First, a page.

Senate president strips three GOP colleagues of committee assignments

Pyle, Straub and Steffen initially voted against congressional redistricting map

By: - February 10, 2022 8:10 pm
Kansas Senate President Ty Masterson moved Thursday to strip committee assignments for three GOP senators who threw a wrench into his plan Monday to override Gov. Laura Kelly’s veto of a congressional redistricting map. The veto was completed on a second vote Tuesday.(Tim Carpenter/Kansas Reflector)

Kansas Senate President Ty Masterson moved Thursday to strip committee assignments for three GOP senators who threw a wrench into his plan Monday to override Gov. Laura Kelly’s veto of a congressional redistricting map. The veto was completed on a second vote Tuesday.(Tim Carpenter/Kansas Reflector)

TOPEKA — Senate President Ty Masterson let the dust settle Thursday on the congressional redistricting map debate before sanctioning three Republican colleagues for initially refusing to support the veto override of Democratic Gov. Laura Kelly.

Masterson relied on his unilateral authority as elected leader of the Senate to remove Sen. Dennis Pyle of Hiawatha from the Senate’s transportation and utilities committees. He stripped Sen. Mark Steffen of Hutchinson of membership on the Senate tax committee and removed him as vice chairman of the Senate commerce committee.

Sen. Alicia Straub, who is from Ellinwood, lost seats on the Senate’s local government committee and the chamber’s transparency and ethics committee. She also surrendered her vice chairmanship of the Senate agriculture committee.

“To maintain unity in the caucus,” Masterson said, “these changes were necessary.”

Kelly, who is seeking re-election in 2022, vetoed the map recasting boundaries of the state’s four congressional districts. She objected to the GOP’s strategy of moving a large number of Wyandotte County’s minority voters into the 2nd District served by U.S. Rep. Jake LaTurner, a Republican. The GOP map softened the blow for LaTurner by transferring Lawrence from his district to the 1st District represented by U.S. Rep. Tracey Mann, also a Republican.

The underlying objective for scrambling the boundaries was to weaken potential of U.S. Rep. Sharice Davids, the state’s lone Democrat in the federal delegation, when she runs for re-election later this year.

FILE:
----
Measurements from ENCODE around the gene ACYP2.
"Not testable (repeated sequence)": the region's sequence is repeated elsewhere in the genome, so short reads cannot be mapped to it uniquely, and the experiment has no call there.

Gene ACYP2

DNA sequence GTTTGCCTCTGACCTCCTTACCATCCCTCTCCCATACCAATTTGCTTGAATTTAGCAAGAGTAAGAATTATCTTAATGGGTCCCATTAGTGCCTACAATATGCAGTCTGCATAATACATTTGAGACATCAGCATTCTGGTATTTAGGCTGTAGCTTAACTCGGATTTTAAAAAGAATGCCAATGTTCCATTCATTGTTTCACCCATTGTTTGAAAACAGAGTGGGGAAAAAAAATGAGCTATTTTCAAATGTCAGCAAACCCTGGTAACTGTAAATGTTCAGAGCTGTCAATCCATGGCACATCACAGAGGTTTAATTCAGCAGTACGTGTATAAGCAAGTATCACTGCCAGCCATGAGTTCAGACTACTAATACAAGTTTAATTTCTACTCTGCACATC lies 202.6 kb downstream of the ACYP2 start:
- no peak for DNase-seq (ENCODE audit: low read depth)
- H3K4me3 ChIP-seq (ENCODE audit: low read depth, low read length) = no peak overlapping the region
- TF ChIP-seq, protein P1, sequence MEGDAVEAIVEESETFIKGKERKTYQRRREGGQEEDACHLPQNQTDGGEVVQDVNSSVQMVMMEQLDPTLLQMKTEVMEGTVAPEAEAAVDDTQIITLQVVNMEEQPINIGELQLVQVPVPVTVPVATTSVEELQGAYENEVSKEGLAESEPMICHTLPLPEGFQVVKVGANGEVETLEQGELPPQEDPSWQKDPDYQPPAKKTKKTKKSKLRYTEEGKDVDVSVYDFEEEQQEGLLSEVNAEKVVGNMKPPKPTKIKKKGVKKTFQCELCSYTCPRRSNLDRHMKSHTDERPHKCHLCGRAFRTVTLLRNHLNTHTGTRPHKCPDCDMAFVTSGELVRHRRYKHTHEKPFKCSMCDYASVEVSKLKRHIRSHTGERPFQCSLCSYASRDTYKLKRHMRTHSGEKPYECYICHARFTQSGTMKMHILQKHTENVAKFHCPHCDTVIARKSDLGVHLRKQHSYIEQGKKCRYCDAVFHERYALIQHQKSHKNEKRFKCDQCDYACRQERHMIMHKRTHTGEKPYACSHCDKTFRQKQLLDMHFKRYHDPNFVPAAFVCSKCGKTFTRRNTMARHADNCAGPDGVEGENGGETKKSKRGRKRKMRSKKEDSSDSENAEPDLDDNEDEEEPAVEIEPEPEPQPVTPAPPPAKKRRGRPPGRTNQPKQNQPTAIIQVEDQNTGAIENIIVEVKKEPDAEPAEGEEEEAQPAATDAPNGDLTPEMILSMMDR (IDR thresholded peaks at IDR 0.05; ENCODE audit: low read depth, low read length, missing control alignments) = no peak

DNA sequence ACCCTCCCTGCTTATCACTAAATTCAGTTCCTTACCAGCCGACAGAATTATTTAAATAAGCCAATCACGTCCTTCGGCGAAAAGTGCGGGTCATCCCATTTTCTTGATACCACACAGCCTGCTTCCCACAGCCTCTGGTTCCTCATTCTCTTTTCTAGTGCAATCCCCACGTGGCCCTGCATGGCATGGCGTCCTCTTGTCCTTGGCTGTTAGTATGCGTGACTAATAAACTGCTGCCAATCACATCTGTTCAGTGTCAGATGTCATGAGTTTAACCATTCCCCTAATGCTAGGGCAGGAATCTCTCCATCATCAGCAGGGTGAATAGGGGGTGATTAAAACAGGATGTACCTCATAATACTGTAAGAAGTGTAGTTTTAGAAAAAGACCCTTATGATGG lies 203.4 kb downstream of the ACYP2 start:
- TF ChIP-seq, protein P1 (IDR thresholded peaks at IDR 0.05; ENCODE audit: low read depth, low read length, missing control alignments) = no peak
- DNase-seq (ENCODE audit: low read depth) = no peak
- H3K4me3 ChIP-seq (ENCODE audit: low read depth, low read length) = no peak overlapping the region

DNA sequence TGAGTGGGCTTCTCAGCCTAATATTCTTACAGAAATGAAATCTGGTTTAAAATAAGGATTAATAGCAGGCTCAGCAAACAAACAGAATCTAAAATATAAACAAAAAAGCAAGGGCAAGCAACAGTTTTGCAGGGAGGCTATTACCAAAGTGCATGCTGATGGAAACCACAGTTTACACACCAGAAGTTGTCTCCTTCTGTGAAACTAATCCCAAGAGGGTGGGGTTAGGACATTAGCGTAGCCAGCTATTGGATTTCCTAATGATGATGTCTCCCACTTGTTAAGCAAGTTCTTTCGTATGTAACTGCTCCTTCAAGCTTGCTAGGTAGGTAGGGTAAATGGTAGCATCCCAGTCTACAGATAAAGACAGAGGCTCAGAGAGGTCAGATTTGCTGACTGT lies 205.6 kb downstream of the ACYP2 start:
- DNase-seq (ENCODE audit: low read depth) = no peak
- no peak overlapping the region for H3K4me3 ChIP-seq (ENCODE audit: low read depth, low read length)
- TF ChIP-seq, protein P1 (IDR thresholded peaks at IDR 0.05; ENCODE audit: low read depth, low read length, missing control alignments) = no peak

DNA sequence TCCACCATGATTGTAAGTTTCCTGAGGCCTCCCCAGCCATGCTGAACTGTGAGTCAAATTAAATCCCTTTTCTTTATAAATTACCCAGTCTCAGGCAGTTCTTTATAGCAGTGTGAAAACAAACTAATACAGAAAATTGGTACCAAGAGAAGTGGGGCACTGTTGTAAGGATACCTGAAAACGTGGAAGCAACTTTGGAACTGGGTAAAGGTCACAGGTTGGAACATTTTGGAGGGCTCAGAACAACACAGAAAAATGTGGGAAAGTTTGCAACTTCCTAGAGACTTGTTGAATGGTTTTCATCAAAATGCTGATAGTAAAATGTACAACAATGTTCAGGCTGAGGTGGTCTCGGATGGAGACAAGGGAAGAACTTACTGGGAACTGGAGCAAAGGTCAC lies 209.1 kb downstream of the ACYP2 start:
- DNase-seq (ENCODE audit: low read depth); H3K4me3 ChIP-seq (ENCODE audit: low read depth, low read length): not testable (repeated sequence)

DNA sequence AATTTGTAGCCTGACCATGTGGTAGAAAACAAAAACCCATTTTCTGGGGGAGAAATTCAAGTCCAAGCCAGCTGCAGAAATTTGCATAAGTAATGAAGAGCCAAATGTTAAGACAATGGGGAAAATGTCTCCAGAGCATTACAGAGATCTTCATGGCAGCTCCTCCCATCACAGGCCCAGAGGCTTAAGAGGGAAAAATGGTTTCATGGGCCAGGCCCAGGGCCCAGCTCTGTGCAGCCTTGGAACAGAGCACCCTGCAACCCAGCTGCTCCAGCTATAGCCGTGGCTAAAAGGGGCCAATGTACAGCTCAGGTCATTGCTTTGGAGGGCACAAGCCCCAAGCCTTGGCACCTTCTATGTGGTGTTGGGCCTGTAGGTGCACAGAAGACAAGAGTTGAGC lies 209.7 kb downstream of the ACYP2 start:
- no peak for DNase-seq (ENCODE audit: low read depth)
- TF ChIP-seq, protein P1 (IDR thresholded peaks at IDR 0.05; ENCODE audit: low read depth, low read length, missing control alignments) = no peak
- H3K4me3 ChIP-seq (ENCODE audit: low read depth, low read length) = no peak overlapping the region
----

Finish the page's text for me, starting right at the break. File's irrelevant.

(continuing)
On Monday, the Kansas Senate scheduled the override vote requiring support from two-thirds of senators, or 27 of the chamber’s 40 members. Steffen, Straub and Pyle joined Senate Democrats to block the override bid. On the rebound Tuesday, Steffen and Straub changed their votes to “yes,” which secured the minimum 27 votes for the override, while Pyle changed his vote to “pass.”

Steffen said after the override that he remained disappointed with the map contained in Senate Bill 355 because the large, agrarian 1st District shouldn’t have to host Lawrence after the district previously was compelled to absorb Manhattan.

“Ten years ago, redistricting brought us liberal Manhattan,” Steffen said. “Now, they are dumping the Lawrence liberals in our lap. Just like illegal hunting killed off our buffalo in the 1800s, insidious redistricting will kill off the true conservative character of my beloved Big First.”

The Kansas House completed the override with less drama, compiling 85 of 125 votes to affirm implementation of the congressional map known as Ad Astra 2.

Lynn Rogers, the Democratic state treasurer and former lieutenant governor to Kelly, said the GOP leadership’s backroom deals succeeded in imposing the gerrymandered map on Kansans. The new map is expected to be the target of lawsuits contesting movement of minority voters away from their communities of interest.

“We face an expensive court battle over district lines that they very likely will not win, but that will be an unnecessary waste of taxpayer dollars,” Rogers said. “Up and down the ballot, we need to elect more Kansan Democrats to keep a check on the Kansas GOP.”

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Tim Carpenter
Tim Carpenter

Tim Carpenter has reported on Kansas for 35 years. He covered the Capitol for 16 years at the Topeka Capital-Journal and previously worked for the Lawrence Journal-World and United Press International. He has been recognized for investigative reporting on Kansas government and politics. He won the Kansas Press Association's Victor Murdock Award six times. The William Allen White Foundation honored him four times with its Burton Marvin News Enterprise Award. The Kansas City Press Club twice presented him its Journalist of the Year Award and more recently its Lifetime Achievement Award. He earned an agriculture degree at Kansas State University and grew up on a small dairy and beef cattle farm in Missouri. He is an amateur woodworker and drives Studebaker cars.

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